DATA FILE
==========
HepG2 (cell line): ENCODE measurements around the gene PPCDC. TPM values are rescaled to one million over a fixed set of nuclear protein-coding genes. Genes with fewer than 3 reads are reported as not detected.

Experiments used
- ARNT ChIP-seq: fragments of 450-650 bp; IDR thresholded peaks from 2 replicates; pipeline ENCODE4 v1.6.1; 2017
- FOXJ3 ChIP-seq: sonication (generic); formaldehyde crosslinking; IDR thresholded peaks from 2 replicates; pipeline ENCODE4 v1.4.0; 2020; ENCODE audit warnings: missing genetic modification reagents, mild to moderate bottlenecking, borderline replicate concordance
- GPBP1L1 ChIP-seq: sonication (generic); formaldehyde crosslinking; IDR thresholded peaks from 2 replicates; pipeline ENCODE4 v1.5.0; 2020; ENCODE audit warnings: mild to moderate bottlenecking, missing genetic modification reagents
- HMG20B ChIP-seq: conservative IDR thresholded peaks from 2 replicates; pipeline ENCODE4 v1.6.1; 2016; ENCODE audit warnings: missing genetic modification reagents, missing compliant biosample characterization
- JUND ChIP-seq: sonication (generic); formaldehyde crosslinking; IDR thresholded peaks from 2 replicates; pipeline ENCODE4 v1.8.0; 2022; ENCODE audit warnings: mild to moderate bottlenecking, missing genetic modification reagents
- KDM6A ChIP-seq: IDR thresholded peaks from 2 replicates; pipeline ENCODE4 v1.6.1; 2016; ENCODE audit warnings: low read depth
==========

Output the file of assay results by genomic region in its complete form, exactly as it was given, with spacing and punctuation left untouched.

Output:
HepG2 (cell line): ENCODE measurements around the gene PPCDC. TPM values are rescaled to one million over a fixed set of nuclear protein-coding genes. Genes with fewer than 3 reads are reported as not detected.

Experiments used
- ARNT ChIP-seq: fragments of 450-650 bp; IDR thresholded peaks from 2 replicates; pipeline ENCODE4 v1.6.1; 2017
- FOXJ3 ChIP-seq: sonication (generic); formaldehyde crosslinking; IDR thresholded peaks from 2 replicates; pipeline ENCODE4 v1.4.0; 2020; ENCODE audit warnings: missing genetic modification reagents, mild to moderate bottlenecking, borderline replicate concordance
- GPBP1L1 ChIP-seq: sonication (generic); formaldehyde crosslinking; IDR thresholded peaks from 2 replicates; pipeline ENCODE4 v1.5.0; 2020; ENCODE audit warnings: mild to moderate bottlenecking, missing genetic modification reagents
- HMG20B ChIP-seq: conservative IDR thresholded peaks from 2 replicates; pipeline ENCODE4 v1.6.1; 2016; ENCODE audit warnings: missing genetic modification reagents, missing compliant biosample characterization
- JUND ChIP-seq: sonication (generic); formaldehyde crosslinking; IDR thresholded peaks from 2 replicates; pipeline ENCODE4 v1.8.0; 2022; ENCODE audit warnings: mild to moderate bottlenecking, missing genetic modification reagents
- KDM6A ChIP-seq: IDR thresholded peaks from 2 replicates; pipeline ENCODE4 v1.6.1; 2016; ENCODE audit warnings: low read depth